Review of “Wailing Well” (1928)


M. R. James (writer).

Read in 2017.

An aside on the Scouts’ life-saving competition at Eton:

The practice, as you know, was to throw a selected lower boy, of suitable dimensions, fully dressed, with his hands and feet tied together, into the deepest part of Cuckoo Weir, and to time the Scout whose turn it was to rescue him. [...] As it was, the Lower Master found it necessary to take a firm line and say that the competition must be discontinued. It was in vain that Mr. Beasley Robinson represented to him that in five competitions only four lower boys had actually succumbed.

Pretty funny, and the only time that James actually bothers to illustrate how a villain–albeit a boy—actually behaves. The author otherwise keeps his notion of evil at such a remove that the inherent cartoonishness of it is less apparent. James’s final sentence gives it an amusing twist:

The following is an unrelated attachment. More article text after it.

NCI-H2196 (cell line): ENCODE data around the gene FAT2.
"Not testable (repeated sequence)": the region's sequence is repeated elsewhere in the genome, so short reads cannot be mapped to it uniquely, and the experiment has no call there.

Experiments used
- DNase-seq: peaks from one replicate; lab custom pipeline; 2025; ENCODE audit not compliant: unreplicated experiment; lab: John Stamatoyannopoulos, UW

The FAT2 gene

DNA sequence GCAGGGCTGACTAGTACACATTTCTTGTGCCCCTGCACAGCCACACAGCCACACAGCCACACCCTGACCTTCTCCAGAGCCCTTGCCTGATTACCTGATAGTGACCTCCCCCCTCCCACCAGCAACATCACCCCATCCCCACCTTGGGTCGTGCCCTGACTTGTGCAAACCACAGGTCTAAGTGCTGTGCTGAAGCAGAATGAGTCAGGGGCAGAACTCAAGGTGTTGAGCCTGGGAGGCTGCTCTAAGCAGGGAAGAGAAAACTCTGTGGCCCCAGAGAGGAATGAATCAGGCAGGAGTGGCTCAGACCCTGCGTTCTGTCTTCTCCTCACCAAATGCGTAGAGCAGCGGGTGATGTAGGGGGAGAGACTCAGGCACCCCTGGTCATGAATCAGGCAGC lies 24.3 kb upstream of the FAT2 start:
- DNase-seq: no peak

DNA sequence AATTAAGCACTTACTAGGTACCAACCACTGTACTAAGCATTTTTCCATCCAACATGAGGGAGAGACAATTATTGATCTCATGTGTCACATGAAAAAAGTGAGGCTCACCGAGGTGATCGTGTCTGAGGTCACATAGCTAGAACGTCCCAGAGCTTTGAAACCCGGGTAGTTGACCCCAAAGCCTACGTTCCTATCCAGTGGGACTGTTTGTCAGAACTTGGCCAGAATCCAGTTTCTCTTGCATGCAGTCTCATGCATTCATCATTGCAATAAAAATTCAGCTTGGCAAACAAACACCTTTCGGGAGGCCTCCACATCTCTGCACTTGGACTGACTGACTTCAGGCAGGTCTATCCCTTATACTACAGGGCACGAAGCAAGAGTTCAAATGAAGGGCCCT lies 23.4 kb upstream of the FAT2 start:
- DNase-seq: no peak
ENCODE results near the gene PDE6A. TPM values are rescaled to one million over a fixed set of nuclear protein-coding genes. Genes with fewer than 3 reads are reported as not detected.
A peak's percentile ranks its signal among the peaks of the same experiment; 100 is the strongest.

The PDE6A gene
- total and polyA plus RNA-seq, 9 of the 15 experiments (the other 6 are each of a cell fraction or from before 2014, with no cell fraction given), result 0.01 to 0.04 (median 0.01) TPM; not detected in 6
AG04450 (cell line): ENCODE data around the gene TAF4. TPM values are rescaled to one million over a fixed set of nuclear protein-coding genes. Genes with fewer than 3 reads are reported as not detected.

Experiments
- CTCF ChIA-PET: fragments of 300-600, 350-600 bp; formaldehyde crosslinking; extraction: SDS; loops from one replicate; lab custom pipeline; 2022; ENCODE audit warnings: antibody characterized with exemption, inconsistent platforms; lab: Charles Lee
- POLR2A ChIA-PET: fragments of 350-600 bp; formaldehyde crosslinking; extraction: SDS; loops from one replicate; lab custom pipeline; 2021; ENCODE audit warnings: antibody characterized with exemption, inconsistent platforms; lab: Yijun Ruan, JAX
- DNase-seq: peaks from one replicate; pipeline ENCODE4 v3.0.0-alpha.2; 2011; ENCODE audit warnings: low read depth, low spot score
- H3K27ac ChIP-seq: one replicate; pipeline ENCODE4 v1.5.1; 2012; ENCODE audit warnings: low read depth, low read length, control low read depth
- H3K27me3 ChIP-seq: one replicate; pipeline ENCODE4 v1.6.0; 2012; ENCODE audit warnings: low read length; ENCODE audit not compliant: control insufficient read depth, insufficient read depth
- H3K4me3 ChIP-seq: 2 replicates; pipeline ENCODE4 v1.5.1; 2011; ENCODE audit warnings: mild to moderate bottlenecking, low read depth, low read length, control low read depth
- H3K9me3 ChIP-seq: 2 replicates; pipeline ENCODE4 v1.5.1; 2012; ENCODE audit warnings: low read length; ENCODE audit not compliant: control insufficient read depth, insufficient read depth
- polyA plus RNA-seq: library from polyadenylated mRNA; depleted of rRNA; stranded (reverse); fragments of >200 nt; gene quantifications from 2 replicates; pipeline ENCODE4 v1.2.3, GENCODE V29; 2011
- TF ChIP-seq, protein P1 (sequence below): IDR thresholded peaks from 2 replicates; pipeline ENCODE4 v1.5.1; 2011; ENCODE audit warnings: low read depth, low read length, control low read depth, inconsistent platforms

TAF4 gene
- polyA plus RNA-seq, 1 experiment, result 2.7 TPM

If it has a moral, that moral is, I trust, obvious: if it has none, I do not well know how to help it.

To top it off, this story is one of those where James gets into worldbuilding: It is established that the ghost/monster population of the Well keeps growing, that this is observable, that local authorities are aware of the problem, and that a motivated adult armed with axe and tinder can do no harm to the Well or its grove.

text fiction